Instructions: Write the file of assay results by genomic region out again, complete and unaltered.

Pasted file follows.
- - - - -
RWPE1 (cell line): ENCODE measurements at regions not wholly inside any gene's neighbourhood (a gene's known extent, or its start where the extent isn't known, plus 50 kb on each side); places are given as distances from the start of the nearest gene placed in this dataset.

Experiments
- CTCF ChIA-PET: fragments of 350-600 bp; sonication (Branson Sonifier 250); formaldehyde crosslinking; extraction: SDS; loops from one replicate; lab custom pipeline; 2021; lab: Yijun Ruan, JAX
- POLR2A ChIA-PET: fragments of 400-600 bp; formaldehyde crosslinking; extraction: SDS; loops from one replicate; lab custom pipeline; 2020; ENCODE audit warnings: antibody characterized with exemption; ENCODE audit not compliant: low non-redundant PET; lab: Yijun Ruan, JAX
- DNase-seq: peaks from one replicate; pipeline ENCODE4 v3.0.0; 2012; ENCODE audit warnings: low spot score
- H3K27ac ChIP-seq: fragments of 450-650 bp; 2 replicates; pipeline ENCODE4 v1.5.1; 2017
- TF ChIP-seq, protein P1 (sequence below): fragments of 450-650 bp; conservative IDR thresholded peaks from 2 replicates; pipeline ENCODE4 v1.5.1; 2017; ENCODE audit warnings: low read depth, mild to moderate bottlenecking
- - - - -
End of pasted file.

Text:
RWPE1 (cell line): ENCODE measurements at regions not wholly inside any gene's neighbourhood (a gene's known extent, or its start where the extent isn't known, plus 50 kb on each side); places are given as distances from the start of the nearest gene placed in this dataset.

Experiments
- CTCF ChIA-PET: fragments of 350-600 bp; sonication (Branson Sonifier 250); formaldehyde crosslinking; extraction: SDS; loops from one replicate; lab custom pipeline; 2021; lab: Yijun Ruan, JAX
- POLR2A ChIA-PET: fragments of 400-600 bp; formaldehyde crosslinking; extraction: SDS; loops from one replicate; lab custom pipeline; 2020; ENCODE audit warnings: antibody characterized with exemption; ENCODE audit not compliant: low non-redundant PET; lab: Yijun Ruan, JAX
- DNase-seq: peaks from one replicate; pipeline ENCODE4 v3.0.0; 2012; ENCODE audit warnings: low spot score
- H3K27ac ChIP-seq: fragments of 450-650 bp; 2 replicates; pipeline ENCODE4 v1.5.1; 2017
- TF ChIP-seq, protein P1 (sequence below): fragments of 450-650 bp; conservative IDR thresholded peaks from 2 replicates; pipeline ENCODE4 v1.5.1; 2017; ENCODE audit warnings: low read depth, mild to moderate bottlenecking